A major fire in a London tower block which claimed the lives of at least 12 people has renewed the concerns of residents in Leeds flats affected by an arson.
Flames tore up the 24-storey Grenfell Tower in north Kensington in the early hours of today, leaving people trapped on upper floors.
It has added to the worries of residents in Poplar Mount, Bramley, where several floors were evacuated in the early hours of October 29.
A settee had been deliberately set alight in a communal area, filling nearby flats on the ninth floor with thick smoke. Four people suffered smoke inhalation and a number of homes were smoke damaged, with the communal area needing a total refurbishment.
Anthony Johnstone, 30, said: “I find it so hard to sleep. I just think I’m going to wake up to a fire. It’s brought it all back to me. I’m scared of sleeping in my own flat now.”
Neighbour Carl Ackroyd, 50, said smoke detectors in individual flats sounded as smoke seeped in, but there were no alarms in the communal areas.
I find it so hard to sleep. I just think I’m going to wake up to a fire.Anthony Johnstone, Poplar Mount resident
There is no legal requirement for tower blocks to have alarms in those areas, although Leeds City Council said it did provide them if deemed appropriate by risk assessments and was installing them blocks of older people’s accommodation.
Mr Ackroyd was also disappointed at the lack of support from the council after the fire.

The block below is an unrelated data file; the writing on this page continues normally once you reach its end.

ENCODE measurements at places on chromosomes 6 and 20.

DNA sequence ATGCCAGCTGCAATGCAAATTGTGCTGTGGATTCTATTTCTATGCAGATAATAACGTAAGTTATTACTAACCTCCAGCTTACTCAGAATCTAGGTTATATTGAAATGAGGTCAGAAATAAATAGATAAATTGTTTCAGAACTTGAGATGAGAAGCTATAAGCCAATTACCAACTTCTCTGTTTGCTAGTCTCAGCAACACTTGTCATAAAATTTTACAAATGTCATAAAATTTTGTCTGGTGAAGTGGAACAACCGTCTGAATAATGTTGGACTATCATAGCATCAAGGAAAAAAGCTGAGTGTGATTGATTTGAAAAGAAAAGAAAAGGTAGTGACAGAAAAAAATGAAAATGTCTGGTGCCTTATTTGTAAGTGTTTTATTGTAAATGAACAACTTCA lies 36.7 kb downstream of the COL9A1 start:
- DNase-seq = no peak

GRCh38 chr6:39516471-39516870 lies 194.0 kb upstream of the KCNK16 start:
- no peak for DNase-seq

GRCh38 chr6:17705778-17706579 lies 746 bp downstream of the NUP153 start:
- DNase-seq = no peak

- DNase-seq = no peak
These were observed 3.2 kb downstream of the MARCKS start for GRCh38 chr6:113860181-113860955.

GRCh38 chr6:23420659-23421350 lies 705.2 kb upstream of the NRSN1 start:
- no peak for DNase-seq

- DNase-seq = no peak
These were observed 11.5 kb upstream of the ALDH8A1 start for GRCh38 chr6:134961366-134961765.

“I understand there are cutbacks but come on, we’re all human,” he said. “There’s an incident like that and they didn’t even knock on your door.”
He added that the settee had been in the communal area for several days prior to the fire and even the charred remains were not removed for days.
However, Leeds City Council said staff checks on the evening before the fire did not find any items left out.
A spokesman said regular checks were undertaken at its tower blocks, with items removed as soon as possible.
He also said residents had been visited after the fire to check on their welfare.
The council considers compensation for smoke damage on a ‘case-by-case basis’, but Mr Johnstone said his claim was refused because the council thought it was not liable.
He said he had spent nearly £1,000 on repairs so far, adding: “My walls are all black and they’ve been smoke damaged. I’ve just ripped the carpet up in the hallway because it was stinking.”
Mr Johnstone also said that rubbish had built up in the block’s bin shoot over the last two years, although council workers visited the flats to clear the shoots following enquiries by the YEP yesterday.